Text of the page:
A port number is an address for some Transport (OSI layer-4) protocols: TCP and UDP. Host processes bind to TCP or UDP at a particular port number, and the transport protocol sends any data destined for that port number to the process bound to that port number.
An important point is that the ports used by TCP and UDP are different, even if they are the same number: TCP port 1234 is not the same as UDP port 1234. Only one host process at a time can bind to TCP port 1234, but another process could bind to UDP port 1234 at the same time as TCP port 1234 is being used by a process.
Not all transport protocols use port numbers. Some use something else for addressing, and some don't use any addressing.
NAT (Network Address Translation) will change the IPv4 packet source, destination, or both addresses, but that requires an address for each address translated. NAPT (Network Address Port Translation) will also translate the port number for TCP or UDP, allowing multiple addresses to be translated to a single address.
RFC 2663, IP Network Address Translator (NAT) Terminology and Considerations explains:
4.1.2. Network Address Port Translation (NAPT)
NAPT extends the notion of translation one step further by also
translating transport identifier (e.g., TCP and UDP port numbers, ICMP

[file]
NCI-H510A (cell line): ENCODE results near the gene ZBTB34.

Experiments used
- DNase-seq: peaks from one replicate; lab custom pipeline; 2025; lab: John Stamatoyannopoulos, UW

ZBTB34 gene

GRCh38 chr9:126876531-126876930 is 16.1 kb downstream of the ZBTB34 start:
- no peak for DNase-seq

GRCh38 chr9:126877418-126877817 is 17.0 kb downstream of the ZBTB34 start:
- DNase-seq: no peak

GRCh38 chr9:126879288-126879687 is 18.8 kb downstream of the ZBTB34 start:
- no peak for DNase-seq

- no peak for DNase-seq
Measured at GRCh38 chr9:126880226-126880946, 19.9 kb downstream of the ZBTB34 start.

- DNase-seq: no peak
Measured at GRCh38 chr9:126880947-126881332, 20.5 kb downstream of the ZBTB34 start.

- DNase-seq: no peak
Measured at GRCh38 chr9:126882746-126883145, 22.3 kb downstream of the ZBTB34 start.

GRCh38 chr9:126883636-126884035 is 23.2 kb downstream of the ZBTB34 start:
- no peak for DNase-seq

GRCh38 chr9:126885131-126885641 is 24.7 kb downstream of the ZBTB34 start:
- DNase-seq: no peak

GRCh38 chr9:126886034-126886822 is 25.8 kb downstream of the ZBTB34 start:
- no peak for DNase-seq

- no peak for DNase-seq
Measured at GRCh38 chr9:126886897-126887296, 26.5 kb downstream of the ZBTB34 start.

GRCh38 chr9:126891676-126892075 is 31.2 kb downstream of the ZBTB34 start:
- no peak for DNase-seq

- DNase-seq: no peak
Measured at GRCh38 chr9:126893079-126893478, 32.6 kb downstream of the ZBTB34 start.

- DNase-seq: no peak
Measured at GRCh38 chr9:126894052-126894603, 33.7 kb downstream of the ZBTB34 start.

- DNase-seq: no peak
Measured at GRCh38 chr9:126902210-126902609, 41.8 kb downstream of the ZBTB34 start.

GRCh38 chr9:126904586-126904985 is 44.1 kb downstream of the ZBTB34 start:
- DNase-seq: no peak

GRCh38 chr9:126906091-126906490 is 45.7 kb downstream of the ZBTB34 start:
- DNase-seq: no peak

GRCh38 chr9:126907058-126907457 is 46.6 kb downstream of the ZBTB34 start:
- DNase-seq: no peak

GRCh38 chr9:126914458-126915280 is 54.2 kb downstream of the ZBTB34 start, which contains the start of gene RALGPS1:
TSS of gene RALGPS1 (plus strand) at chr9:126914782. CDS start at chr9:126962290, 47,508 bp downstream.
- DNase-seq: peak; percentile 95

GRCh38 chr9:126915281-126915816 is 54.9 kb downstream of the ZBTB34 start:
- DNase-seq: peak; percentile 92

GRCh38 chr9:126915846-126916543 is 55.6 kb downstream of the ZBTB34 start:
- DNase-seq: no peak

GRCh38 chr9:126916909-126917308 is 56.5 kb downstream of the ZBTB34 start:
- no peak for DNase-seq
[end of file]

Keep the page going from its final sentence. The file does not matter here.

query identifiers). This allows the transport identifiers of a number
of private hosts to be multiplexed into the transport identifiers of a
single external address. NAPT allows a set of hosts to share a single
external address. Note that NAPT can be combined with Basic NAT so
that a pool of external addresses are used in conjunction with port
For packets outbound from the private network, NAPT would translate
the source IP address, source transport identifier and related fields
such as IP, TCP, UDP and ICMP header checksums. Transport identifier
can be one of TCP/UDP port or ICMP query ID. For inbound packets, the
destination IP address, destination transport identifier and the IP
and transport header checksums are translated.
Understand that the TCP and UDP port numbers are separate. TCP will not be translated to UDP, or vice versa. A TCP segment using NAPT will have its port number translated to a TCP port, and UDP using NAPT will have its port number translated to a UDP port number, even if they are the same number. The same number can be used simultaneously for TCP and UDP because they are separate protocols.